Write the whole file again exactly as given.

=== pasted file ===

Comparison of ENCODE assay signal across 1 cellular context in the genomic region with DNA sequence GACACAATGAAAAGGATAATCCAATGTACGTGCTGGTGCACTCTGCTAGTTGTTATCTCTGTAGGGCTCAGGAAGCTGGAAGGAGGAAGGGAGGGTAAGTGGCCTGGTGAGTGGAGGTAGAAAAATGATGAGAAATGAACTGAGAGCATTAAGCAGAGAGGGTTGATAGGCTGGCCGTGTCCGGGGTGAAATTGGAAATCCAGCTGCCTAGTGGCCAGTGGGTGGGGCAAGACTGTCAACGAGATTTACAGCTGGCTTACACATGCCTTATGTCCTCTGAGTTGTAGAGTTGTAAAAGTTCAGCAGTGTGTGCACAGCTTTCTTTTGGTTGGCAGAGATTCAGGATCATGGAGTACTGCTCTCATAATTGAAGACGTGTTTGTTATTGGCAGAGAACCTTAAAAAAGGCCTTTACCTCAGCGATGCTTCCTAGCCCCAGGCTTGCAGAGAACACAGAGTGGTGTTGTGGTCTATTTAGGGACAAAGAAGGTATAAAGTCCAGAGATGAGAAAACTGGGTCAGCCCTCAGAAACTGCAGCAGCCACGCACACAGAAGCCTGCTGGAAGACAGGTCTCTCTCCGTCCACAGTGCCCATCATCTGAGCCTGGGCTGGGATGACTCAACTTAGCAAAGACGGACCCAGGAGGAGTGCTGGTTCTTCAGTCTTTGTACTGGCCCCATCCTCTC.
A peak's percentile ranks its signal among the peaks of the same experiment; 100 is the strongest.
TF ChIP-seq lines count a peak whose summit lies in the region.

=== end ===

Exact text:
Comparison of ENCODE assay signal across 1 cellular context in the genomic region with DNA sequence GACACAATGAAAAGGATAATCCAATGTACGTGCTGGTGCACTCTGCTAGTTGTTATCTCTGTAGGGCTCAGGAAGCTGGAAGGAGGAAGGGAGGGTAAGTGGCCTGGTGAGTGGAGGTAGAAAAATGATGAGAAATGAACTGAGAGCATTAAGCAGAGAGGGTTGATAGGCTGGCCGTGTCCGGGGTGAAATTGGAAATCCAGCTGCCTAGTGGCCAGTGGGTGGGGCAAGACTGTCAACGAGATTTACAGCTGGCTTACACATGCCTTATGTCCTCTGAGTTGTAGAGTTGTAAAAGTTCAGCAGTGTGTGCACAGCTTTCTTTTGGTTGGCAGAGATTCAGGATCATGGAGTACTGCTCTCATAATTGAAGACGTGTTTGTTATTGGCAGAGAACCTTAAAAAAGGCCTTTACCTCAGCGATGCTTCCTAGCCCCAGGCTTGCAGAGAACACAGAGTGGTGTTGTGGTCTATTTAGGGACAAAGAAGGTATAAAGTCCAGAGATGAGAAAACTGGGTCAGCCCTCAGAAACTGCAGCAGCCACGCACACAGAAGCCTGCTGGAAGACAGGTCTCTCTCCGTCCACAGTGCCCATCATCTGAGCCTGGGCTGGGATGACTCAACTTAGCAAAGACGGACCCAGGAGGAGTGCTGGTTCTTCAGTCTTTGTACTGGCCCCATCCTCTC.
A peak's percentile ranks its signal among the peaks of the same experiment; 100 is the strongest.
TF ChIP-seq lines count a peak whose summit lies in the region.